To Achieve 'AIDS-Free Generation,' Apply Scientific Advancements In HIV Treatment In The Field
In this post in GlobalPost’s “Global Pulse” blog, Katherine Record, a senior fellow at Harvard Law School’s Center for Health Law and Policy Innovation, explains “[w]hy the wall between the scientific advancements in AIDS treatment and the treatment itself needs to be broken down in order to truly achieve an ‘AIDS-free generation.'” She writes, “The U.S. is pushing its patent laws on trade partners, forcing them to adopt the most robust and longest monopoly rights in the world,” adding, “The result is a move away from the World Trade Organization’s safeguards against prohibitive pricing of lifesaving drugs in low-income nations, deferring any hope of an ‘AIDS-free generation.'”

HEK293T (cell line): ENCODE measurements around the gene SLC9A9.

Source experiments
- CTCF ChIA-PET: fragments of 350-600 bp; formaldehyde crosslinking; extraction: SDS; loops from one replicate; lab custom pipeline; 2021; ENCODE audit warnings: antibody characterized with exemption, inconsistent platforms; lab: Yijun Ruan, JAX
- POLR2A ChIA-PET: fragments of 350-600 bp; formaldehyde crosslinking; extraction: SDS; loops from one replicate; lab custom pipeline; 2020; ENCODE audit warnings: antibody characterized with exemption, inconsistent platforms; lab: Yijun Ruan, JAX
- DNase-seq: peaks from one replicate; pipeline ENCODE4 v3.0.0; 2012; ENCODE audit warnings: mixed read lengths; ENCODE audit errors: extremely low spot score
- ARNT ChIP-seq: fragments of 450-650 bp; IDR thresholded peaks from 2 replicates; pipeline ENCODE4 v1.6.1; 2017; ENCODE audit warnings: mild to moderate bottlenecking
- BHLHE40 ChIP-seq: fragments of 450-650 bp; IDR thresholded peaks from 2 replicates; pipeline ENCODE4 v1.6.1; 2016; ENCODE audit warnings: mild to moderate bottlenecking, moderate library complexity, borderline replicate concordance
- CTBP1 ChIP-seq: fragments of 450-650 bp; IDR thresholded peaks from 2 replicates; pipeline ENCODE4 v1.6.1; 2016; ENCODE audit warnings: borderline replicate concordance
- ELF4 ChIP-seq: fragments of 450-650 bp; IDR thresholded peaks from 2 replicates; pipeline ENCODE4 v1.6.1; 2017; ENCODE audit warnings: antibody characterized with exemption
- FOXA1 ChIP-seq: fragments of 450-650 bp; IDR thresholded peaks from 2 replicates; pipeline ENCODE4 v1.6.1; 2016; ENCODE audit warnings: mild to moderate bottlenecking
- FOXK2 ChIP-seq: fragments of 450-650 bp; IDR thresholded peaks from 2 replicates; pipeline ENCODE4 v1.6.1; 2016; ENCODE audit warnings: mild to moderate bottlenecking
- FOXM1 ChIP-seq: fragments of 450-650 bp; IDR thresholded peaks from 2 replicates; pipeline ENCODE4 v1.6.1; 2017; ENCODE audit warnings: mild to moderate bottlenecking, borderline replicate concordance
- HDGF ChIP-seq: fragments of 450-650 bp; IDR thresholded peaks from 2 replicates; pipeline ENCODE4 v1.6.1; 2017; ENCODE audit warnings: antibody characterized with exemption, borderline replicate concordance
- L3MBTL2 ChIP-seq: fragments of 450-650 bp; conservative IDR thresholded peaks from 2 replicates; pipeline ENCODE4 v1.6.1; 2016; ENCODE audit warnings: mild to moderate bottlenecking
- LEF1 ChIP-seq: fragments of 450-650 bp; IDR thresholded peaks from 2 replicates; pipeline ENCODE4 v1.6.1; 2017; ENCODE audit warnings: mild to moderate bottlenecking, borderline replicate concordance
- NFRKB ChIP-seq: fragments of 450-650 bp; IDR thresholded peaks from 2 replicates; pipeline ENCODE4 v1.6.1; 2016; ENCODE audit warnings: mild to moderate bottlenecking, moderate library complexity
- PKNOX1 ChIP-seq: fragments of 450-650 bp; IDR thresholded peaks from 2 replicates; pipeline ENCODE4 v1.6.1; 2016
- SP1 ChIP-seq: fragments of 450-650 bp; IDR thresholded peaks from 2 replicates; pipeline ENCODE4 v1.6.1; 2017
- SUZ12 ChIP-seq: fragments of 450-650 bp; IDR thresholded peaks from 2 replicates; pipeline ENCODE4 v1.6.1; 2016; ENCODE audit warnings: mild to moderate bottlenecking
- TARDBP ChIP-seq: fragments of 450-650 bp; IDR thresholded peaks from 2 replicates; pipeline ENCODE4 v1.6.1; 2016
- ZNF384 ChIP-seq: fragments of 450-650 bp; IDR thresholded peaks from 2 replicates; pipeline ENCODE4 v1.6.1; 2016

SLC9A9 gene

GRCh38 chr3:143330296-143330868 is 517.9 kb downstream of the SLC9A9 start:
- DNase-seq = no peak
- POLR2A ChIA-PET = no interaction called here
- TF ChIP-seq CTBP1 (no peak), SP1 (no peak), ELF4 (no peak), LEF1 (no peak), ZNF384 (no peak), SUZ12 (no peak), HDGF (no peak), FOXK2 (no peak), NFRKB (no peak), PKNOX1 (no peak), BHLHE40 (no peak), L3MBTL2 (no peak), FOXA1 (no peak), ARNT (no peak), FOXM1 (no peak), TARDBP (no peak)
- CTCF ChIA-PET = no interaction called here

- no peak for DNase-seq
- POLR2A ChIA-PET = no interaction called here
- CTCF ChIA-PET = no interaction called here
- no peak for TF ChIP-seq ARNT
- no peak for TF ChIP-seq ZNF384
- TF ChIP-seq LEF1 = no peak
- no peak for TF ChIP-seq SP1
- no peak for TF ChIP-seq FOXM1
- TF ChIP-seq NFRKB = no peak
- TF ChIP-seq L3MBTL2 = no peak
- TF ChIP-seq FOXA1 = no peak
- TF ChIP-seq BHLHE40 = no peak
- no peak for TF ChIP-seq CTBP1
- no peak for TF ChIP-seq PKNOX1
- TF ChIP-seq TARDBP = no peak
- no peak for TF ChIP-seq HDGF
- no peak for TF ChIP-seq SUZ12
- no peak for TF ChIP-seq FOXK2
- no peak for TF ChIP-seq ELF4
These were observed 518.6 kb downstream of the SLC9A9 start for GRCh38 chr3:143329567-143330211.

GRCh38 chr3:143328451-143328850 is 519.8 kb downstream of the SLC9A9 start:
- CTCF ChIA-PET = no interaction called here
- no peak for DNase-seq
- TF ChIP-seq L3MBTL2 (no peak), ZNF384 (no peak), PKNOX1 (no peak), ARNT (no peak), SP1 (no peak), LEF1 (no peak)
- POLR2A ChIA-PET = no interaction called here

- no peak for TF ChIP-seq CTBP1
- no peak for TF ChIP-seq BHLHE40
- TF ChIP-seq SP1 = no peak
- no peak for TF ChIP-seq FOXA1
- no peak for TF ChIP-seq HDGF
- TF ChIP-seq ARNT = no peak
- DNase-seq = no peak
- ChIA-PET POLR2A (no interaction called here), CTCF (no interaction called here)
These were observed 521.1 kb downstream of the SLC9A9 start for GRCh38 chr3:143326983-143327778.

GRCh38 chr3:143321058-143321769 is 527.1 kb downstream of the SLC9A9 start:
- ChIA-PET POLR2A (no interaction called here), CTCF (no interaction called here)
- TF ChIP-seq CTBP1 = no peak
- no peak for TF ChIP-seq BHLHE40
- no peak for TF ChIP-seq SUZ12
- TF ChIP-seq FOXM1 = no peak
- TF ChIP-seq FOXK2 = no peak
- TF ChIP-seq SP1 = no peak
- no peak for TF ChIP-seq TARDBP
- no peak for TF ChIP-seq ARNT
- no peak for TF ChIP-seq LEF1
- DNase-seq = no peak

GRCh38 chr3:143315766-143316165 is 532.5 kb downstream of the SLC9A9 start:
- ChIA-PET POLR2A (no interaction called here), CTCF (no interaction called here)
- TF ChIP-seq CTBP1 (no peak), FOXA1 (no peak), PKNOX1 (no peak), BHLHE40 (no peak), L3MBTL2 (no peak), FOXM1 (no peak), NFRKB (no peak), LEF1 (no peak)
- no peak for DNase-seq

Noting the AIDS 2012 conference will take place in Washington, D.C., in two weeks, Record writes, “The real question for the [International AIDS Society (IAS), the conference sponsor,] this summer is practical rather than academic: can scientific breakthroughs be applied in the field?” She states, “No convention could be better placed to address this issue,” due to its “proximity of the Hill, where lawmakers and the judiciary stand between the science and the epidemic, determining when progress in the lab will become progress in the field.” She discusses several barriers to expanding the use of HIV treatment as prevention, highlights issues surrounding intellectual property laws, and concludes, “We now have the means to save lives and stop the spread of a disease that has gripped the world in fear and devastation for 30 years. IAS, remind President Obama he could be the one to take the lead” (7/11).
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